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Dick Pound: Making waves at the IOC

The Story

Dick Pound failed to win a swimming medal at the 1960 Olympics in Rome. But the Montreal tax lawyer traded his trunks for a business suit and has, in recent decades, had more influence on the Olympic movement than any other Canadian. In this CBC Television clip we see how the blunt-spoken Pound climbed the rungs of power, from athlete to vice-president of the International Olympic Committee. Pound gets mixed reviews from Canadian observers as to whether he's up to the all-powerful job he now covets -- president of the IOC. The man himself says he knows he has made some enemies tackling tough issues; from the Salt Lake City corruption scandal to doping in sport. "Nothing I do is designed to get me elected as president," Pound says. "It's to do the best thing under the circumstances at the time."

Medium: Television
Guest(s): Stephen Brunt, Victor Lachance, Dick Pound, Mark Tewksbury
Host: Tom Harrington
Duration: 8:05

Did You know?

• At the 1960 Olympics in Rome, Dick Pound was the only Canadian to reach the finals in a swimming event. He was a double finalist, finishing sixth in the 100-metre relay and fourth in the team relay. At the 1962 Commonwealth Games in Perth, Australia, Pound won individual gold and set a Games record in the 110-yard freestyle. He also won two silvers and a bronze in relay events.

• Pound failed in his bid for the IOC presidency, coming third behind winner Jacques Rogge, a Belgian surgeon and former Olympic sailor, and Un Young Kim of South Korea. Kim had been implicated in the Salt Lake City bribery scandal that Pound investigated for the IOC. In his 2004 book Inside the Olympics, Pound blames his loss on outgoing president Juan Antonio Samaranch's push to give the top job to a European and his tacit support for Rogge.

• After losing the July 2001 vote, Pound resigned all his duties on the IOC executive board, saying he wanted to allow Rogge to choose his own team. Pound, however, let it be known that he hoped to continue as the IOC's television and sponsorship negotiator. Rogge gave that job to another IOC member but asked Pound to resume his chairmanship of the Montreal-based World Anti-Doping Agency. Pound agreed.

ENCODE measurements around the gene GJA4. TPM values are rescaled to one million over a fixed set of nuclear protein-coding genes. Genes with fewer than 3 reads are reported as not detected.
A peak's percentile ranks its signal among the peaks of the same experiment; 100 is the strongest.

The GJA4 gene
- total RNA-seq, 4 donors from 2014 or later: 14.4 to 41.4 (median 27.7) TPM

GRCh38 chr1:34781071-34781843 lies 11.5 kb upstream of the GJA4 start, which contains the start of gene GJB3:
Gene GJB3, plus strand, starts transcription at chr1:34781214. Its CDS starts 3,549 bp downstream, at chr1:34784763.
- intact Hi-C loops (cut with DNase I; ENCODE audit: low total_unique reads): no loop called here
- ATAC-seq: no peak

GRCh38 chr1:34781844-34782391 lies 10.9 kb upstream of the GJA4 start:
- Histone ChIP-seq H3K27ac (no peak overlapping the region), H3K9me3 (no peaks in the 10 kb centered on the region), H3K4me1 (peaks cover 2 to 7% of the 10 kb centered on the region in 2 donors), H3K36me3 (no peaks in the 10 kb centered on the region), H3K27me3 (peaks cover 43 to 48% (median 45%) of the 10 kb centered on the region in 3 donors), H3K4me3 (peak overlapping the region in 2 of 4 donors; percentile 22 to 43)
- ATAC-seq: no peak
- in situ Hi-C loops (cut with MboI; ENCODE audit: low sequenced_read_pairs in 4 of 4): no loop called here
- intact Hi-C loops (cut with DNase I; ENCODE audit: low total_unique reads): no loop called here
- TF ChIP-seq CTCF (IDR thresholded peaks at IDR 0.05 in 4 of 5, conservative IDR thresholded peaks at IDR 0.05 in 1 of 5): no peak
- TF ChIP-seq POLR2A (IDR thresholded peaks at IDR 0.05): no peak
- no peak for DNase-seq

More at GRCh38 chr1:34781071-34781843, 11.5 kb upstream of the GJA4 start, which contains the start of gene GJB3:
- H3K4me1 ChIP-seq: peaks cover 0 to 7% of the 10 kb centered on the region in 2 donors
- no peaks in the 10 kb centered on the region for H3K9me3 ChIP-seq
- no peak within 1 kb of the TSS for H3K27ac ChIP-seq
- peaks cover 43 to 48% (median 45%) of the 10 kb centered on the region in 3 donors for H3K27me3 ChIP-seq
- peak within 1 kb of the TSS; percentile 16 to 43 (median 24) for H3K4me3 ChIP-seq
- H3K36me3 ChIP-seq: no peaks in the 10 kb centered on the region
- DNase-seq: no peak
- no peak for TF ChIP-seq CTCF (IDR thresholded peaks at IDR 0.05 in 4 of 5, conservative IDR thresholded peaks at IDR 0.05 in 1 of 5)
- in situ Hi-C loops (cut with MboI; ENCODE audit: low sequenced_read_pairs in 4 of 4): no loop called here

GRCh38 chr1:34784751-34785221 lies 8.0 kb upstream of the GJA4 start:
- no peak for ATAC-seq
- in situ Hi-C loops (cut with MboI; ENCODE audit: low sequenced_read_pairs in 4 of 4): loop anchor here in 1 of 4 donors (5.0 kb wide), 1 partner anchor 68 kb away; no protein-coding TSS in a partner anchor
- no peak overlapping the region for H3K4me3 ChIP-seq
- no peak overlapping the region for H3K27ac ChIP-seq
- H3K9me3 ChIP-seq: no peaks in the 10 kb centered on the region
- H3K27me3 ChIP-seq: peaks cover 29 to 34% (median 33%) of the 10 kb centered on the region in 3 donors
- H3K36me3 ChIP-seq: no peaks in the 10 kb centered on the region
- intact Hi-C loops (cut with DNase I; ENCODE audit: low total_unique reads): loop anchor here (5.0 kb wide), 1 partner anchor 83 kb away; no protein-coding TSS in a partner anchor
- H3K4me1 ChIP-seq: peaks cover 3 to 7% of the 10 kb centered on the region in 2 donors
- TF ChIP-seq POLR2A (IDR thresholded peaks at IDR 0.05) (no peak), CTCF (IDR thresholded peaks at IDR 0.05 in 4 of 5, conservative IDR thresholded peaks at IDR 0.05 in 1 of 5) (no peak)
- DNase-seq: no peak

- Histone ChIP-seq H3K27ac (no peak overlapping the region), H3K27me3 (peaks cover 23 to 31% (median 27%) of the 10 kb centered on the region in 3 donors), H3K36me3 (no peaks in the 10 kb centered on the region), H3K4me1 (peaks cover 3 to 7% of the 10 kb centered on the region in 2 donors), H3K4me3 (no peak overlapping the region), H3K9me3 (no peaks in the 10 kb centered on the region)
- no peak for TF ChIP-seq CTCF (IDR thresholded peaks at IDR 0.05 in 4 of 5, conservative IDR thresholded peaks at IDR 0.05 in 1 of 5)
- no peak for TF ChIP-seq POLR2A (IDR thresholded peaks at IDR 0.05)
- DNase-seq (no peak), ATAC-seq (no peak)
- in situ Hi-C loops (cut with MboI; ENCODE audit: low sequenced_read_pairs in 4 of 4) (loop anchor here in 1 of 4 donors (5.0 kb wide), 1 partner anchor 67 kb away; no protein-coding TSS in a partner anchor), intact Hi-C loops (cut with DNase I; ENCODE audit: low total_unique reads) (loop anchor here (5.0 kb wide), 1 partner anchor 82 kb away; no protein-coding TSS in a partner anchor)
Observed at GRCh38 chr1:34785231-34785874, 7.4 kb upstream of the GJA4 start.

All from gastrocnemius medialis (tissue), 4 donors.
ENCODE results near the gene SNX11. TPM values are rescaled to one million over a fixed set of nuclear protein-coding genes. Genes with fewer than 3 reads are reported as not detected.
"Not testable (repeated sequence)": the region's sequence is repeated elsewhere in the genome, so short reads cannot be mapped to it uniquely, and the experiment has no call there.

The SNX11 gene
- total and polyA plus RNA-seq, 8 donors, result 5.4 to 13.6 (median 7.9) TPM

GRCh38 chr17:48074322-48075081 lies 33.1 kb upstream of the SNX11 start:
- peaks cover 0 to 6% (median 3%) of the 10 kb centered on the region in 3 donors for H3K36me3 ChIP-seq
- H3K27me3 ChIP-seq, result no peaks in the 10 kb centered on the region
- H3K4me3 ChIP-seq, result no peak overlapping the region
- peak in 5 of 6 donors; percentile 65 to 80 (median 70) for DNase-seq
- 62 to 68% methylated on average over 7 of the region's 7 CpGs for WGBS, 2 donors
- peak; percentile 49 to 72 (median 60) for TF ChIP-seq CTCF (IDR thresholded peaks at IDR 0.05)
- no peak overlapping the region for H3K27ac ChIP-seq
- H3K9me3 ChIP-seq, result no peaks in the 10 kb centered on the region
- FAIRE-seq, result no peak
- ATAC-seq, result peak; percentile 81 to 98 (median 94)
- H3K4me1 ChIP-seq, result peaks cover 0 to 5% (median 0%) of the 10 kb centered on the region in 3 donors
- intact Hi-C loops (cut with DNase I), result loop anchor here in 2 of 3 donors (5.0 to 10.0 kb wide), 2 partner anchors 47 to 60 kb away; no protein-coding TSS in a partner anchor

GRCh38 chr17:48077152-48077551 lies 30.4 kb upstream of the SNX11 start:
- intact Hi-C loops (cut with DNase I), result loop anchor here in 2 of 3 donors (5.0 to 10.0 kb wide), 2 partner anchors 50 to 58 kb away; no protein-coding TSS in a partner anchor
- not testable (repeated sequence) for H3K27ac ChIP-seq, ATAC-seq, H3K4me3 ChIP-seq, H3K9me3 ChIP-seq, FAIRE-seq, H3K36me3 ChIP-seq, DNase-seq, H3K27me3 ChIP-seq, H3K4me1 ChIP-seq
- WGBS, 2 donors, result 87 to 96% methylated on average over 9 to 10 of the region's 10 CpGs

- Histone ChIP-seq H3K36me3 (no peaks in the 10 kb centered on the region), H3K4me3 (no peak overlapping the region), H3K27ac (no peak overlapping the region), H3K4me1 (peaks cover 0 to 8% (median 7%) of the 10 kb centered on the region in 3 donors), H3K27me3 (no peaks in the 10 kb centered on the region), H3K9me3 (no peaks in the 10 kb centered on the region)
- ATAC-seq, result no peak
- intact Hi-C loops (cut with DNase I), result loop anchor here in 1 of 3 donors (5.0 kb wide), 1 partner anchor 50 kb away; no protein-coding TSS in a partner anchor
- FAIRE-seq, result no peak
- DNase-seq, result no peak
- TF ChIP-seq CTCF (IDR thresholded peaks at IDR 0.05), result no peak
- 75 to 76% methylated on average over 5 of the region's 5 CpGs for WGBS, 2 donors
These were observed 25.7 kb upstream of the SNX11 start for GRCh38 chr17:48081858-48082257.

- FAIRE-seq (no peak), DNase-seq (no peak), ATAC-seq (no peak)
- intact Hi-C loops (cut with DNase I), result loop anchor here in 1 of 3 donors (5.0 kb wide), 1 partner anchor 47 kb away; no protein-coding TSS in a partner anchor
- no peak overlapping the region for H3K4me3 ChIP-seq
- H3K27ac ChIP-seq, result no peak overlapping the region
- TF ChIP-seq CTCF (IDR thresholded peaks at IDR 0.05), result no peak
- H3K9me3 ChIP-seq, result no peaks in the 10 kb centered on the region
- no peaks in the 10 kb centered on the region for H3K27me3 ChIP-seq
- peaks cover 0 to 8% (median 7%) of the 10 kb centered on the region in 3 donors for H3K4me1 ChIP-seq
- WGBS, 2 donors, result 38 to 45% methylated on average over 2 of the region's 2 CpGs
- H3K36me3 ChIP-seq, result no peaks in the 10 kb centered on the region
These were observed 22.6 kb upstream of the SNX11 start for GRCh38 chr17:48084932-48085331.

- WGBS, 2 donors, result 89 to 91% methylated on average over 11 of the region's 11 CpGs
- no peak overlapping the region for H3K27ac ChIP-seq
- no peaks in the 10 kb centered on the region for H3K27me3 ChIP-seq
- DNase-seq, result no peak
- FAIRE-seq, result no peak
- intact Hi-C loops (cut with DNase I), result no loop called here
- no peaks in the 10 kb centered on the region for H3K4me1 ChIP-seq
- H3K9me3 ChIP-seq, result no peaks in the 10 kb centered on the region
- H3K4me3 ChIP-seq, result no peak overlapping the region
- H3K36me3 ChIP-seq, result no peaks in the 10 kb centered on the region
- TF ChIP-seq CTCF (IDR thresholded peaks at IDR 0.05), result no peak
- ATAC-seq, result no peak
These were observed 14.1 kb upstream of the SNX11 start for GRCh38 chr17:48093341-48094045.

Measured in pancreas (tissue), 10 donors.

• Richard W. Pound was born March 22, 1942, in St. Catharines, Ont. When he was six, his family moved to Ocean Falls, B.C., a small town where his father was an engineer at a pulp-and-paper mill. Ocean Falls had a reputation for producing top Canadian swimmers. Pound learned to paddle in a 20-metre pool built by the mill, which also hired a swim coach. He continued training after his family moved to Montreal.

• A position with Canada's amateur swimming association led to secretary-general of the Canadian Olympic Association and, in 1978, election to the International Olympic Commission. Pound eventually became a "permanent" member of the volunteer organization, meaning he doesn't have to relinquish his membership until he turns 80 in 2022.

• Pound has been both praised and condemned for commercializing the modern Olympics by negotiating hugely lucrative sponsorship and television deals. Rights fees to televise the Games skyrocketed from $33 million US in 1983, when he took over negotiations, to more than $700 million US for the 2004 Games.

• The African boycott of the 1976 Montreal Games that Pound mentions in the clip involved 22 nations. They pulled out to protest the participation of New Zealand because its rugby team had recently toured apartheid South Africa. The unrelated Taiwan boycott Pound mentions came after Prime Minister Pierre Trudeau refused to let Taiwan compete under the name "China," which was reserved for the People's Republic of China.

• As a Canadian IOC representative, Pound has become involved in several high-profile scandals involving Canadian athletes. He was instrumental in helping synchronized swimmer Sylvie Fréchette get the gold medal originally denied her because of a judge's typing error. He also fought for Ross Rebagliati to keep his 1998 gold medal after the snowboarder tested positive for marijuana. Pound intervened again to help figure skaters Jamie Salé and David Pelletier get gold after a judging scandal in 2002.

• Pound's more than a quarter century of work with the IOC has all been as an unpaid volunteer. He has made his living as a tax lawyer at the Montreal firm Stikeman Elliott. Pound is also the author of books about a variety of subjects including the Olympics and tax law. He edits Pound's Tax Case Notes, a review of cases for lawyers, and, as of June 2004, was chancellor of McGill University in Montreal.



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